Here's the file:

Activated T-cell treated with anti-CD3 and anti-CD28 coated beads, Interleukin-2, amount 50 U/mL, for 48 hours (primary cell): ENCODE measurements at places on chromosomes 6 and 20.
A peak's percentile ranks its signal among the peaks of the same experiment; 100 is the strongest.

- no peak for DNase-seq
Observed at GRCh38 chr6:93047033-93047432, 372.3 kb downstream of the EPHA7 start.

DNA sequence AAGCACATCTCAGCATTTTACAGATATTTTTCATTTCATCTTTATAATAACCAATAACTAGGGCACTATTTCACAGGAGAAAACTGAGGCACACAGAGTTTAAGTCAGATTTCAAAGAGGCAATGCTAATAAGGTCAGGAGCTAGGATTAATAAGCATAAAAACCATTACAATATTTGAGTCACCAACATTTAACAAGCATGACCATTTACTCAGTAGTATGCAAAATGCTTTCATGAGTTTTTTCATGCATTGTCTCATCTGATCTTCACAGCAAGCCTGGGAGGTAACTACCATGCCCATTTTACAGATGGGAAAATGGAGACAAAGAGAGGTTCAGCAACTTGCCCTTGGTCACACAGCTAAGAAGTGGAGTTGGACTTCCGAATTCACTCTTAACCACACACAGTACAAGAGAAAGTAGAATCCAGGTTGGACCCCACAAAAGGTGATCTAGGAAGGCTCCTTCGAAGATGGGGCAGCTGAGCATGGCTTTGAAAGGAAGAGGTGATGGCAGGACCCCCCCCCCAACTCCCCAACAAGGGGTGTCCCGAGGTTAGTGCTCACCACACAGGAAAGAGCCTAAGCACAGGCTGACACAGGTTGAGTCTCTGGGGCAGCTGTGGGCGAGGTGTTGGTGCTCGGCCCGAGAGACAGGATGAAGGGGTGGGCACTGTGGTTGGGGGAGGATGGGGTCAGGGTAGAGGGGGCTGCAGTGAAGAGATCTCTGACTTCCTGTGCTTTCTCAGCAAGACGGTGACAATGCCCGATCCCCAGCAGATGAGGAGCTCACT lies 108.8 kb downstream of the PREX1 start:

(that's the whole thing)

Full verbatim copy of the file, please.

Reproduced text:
Activated T-cell treated with anti-CD3 and anti-CD28 coated beads, Interleukin-2, amount 50 U/mL, for 48 hours (primary cell): ENCODE measurements at places on chromosomes 6 and 20.
A peak's percentile ranks its signal among the peaks of the same experiment; 100 is the strongest.

- no peak for DNase-seq
Observed at GRCh38 chr6:93047033-93047432, 372.3 kb downstream of the EPHA7 start.

DNA sequence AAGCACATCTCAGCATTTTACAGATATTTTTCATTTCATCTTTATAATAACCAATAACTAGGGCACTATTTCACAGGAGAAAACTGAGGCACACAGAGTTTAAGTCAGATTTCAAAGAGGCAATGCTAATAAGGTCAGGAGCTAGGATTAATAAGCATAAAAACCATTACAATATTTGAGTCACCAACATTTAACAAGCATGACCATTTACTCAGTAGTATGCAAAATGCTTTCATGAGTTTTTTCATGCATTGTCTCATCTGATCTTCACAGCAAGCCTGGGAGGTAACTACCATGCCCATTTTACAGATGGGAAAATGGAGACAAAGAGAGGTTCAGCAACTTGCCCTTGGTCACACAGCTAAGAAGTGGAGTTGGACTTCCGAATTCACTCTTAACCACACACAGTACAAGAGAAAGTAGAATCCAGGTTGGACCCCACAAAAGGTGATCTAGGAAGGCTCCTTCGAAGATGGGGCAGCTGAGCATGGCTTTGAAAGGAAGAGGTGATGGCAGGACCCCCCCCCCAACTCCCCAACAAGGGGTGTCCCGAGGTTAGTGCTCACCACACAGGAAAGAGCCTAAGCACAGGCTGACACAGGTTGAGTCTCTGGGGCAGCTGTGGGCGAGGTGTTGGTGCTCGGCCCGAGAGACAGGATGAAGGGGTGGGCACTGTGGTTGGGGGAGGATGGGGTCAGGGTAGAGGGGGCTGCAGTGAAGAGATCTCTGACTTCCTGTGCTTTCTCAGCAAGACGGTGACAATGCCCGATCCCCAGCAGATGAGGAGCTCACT lies 108.8 kb downstream of the PREX1 start: